Give me, O love
This aria is one of the most poignant pieces of music in The Marriage of Figaro. Once the young heroine in love with the mysterious Lindoro (the Count), the Countess is far from the happy ending of her first story (Rossini's The Barber of Seville). She is not ready to give up on him yet, but asks Love to give her some hope..
O Love, give me some remedy
For my sorrow, for my sighs!
Either give me back my darling
Or at least let me die.
The Marriage of Figaro by Wolfgang Amadeus Mozart
Three years prior, Figaro helped Count Almaviva marry Rosina, whom he abducted from her unscrupulous guardian, Dr Bartolo.
Figaro and Susanna, servants to Count Almaviva, are soon to be married. Susanna fears the Count will try to bed her before their wedding night but Figaro vows to thwart his schemes. In a further complication, Marcellina, Dr Bartolo’s old house keeper, is insisting Figaro marry her as payment for an overdue loan. The Count’s page, Cherubino is in trouble for dallying with the gardener’s daughter and seeks Susanna’s help. He hides when the Count arrives to woo Susanna, but is discovered. The Count resolves to send him away to the military.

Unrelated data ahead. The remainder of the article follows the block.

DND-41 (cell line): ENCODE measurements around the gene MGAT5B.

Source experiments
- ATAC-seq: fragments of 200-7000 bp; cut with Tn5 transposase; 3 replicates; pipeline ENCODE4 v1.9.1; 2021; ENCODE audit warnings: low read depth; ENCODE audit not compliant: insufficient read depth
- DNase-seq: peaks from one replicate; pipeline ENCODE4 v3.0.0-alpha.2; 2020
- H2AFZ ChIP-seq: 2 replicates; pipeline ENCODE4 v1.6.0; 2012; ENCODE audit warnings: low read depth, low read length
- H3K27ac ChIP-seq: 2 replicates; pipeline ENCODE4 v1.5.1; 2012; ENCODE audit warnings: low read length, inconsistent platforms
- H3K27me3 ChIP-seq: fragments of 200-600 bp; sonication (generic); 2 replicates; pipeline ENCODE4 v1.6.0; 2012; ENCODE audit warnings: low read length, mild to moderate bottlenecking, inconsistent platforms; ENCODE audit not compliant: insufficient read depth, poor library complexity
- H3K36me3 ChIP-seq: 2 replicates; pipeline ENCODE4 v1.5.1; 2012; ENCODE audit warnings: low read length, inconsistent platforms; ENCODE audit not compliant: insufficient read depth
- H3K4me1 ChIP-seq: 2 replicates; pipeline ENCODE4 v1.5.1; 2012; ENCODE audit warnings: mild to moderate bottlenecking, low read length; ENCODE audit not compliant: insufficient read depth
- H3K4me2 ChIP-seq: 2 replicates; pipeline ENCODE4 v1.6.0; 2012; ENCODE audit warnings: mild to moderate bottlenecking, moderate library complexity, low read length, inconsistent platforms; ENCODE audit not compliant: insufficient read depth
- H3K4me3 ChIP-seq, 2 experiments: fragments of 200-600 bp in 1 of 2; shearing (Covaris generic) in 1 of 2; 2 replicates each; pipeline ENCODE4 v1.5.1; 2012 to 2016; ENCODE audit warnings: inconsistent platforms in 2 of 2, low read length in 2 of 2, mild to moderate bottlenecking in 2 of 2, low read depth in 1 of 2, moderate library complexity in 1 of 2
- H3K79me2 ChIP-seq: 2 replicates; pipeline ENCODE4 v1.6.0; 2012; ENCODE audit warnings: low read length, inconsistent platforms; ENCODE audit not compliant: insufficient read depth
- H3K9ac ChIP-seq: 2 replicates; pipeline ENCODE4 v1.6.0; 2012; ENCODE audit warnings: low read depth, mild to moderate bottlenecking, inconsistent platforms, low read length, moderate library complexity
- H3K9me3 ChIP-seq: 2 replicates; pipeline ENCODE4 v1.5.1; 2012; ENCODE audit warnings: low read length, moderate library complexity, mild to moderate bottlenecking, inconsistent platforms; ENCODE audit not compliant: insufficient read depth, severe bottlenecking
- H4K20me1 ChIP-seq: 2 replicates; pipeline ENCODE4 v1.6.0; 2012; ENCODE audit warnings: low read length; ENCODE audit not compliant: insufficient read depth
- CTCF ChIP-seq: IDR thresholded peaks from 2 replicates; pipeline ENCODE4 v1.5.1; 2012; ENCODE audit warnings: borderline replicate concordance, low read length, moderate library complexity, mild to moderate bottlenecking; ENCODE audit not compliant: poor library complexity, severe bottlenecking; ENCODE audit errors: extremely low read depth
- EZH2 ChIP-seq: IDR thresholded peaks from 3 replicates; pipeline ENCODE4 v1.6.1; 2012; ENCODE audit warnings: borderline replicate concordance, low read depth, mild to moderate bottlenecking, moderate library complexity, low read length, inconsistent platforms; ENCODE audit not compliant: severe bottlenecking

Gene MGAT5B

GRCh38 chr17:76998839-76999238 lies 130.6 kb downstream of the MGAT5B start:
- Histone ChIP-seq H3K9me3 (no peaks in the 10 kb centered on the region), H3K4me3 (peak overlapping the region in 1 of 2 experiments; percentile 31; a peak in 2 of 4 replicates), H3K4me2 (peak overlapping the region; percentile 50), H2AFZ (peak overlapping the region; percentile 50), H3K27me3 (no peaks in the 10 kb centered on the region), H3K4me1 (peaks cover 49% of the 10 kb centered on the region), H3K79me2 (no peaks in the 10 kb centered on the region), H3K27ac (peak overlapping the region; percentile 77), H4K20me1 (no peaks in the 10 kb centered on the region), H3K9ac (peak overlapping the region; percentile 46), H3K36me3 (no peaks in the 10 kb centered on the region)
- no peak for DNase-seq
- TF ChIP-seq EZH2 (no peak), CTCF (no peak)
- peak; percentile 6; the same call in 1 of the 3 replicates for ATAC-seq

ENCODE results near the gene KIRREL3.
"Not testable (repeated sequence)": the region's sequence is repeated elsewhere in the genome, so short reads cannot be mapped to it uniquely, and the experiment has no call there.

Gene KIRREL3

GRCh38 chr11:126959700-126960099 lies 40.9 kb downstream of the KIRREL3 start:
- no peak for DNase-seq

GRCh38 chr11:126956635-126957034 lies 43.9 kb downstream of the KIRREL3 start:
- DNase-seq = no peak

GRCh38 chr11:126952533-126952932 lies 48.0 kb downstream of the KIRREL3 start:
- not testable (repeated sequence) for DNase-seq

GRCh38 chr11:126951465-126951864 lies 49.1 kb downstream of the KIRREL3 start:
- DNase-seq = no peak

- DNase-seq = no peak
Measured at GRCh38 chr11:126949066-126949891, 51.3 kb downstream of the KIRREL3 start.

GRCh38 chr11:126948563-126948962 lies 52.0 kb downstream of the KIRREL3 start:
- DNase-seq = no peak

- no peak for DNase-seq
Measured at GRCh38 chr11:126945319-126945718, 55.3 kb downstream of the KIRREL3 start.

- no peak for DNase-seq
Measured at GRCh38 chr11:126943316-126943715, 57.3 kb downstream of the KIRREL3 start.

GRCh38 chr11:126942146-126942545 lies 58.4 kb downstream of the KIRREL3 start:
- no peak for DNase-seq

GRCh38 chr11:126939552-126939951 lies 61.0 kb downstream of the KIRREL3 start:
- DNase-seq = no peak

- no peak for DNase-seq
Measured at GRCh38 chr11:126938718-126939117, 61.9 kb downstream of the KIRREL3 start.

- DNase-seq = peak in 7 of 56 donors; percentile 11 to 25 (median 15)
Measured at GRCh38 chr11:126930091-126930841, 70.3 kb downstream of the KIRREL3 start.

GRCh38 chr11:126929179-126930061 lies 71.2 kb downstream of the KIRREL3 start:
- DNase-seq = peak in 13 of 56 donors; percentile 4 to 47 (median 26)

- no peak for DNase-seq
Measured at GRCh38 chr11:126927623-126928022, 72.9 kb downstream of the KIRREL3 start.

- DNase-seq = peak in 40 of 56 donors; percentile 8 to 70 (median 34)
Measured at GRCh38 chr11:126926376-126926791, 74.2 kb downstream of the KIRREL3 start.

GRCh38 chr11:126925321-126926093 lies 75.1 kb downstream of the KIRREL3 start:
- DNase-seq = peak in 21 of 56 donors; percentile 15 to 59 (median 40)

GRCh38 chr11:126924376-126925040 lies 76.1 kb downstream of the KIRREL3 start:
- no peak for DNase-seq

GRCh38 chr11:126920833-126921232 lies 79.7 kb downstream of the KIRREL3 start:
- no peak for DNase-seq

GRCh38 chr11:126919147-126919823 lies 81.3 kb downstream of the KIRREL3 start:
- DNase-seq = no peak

The Countess laments her husband’s infidelity, but Figaro has a plan. He has told the Count in an anonymous letter that the Countess is meeting a lover that evening. In fact, it will be Cherubino, disguised as a girl. The Count, lured to the garden by Susanna, will be found out and humiliated. However, he suddenly appears as they are dressing Cherubino, who escapes through the window. The Countess reveals the plan to her husband but Figaro denies it. Marcellina arrives to demand that Figaro marry her and the Count orders him to honour his promise.
Susanna and the Countess devise their own plan to entrap the Count. They send him a letter, inviting him to meet Susanna that night in the garden, but in reality they will swap places.
Figaro argues he cannot marry Marcellina without his parents’ permission – impossible to obtain as he was stolen from them as a baby. Marcellina realises Figaro is her long-lost son: she will marry the father, Bartolo, and Figaro and Susanna’s wedding can proceed. Barbarina, the gardener’s daughter, gets the Count’s permission to marry Cherubino, and all three couples are married.
Unaware of the new plan, Figaro believes Susanna is betraying him on their wedding night when he finds out she is meeting the Count in the garden that evening. “Susanna” (the Countess in disguise) arrives for her rendezvous with the Count, who is delighted to see her. Figaro is furious.
The “Countess” (Susanna in disguise) appears. Figaro eventually recognises his bride and they play out a fake seduction to trick the Count, who shouts for the guards to arrest Figaro. The actual Countess then reveals herself and the Count, caught red-handed in trying to seduce “Susanna”, begs his wife to forgive him.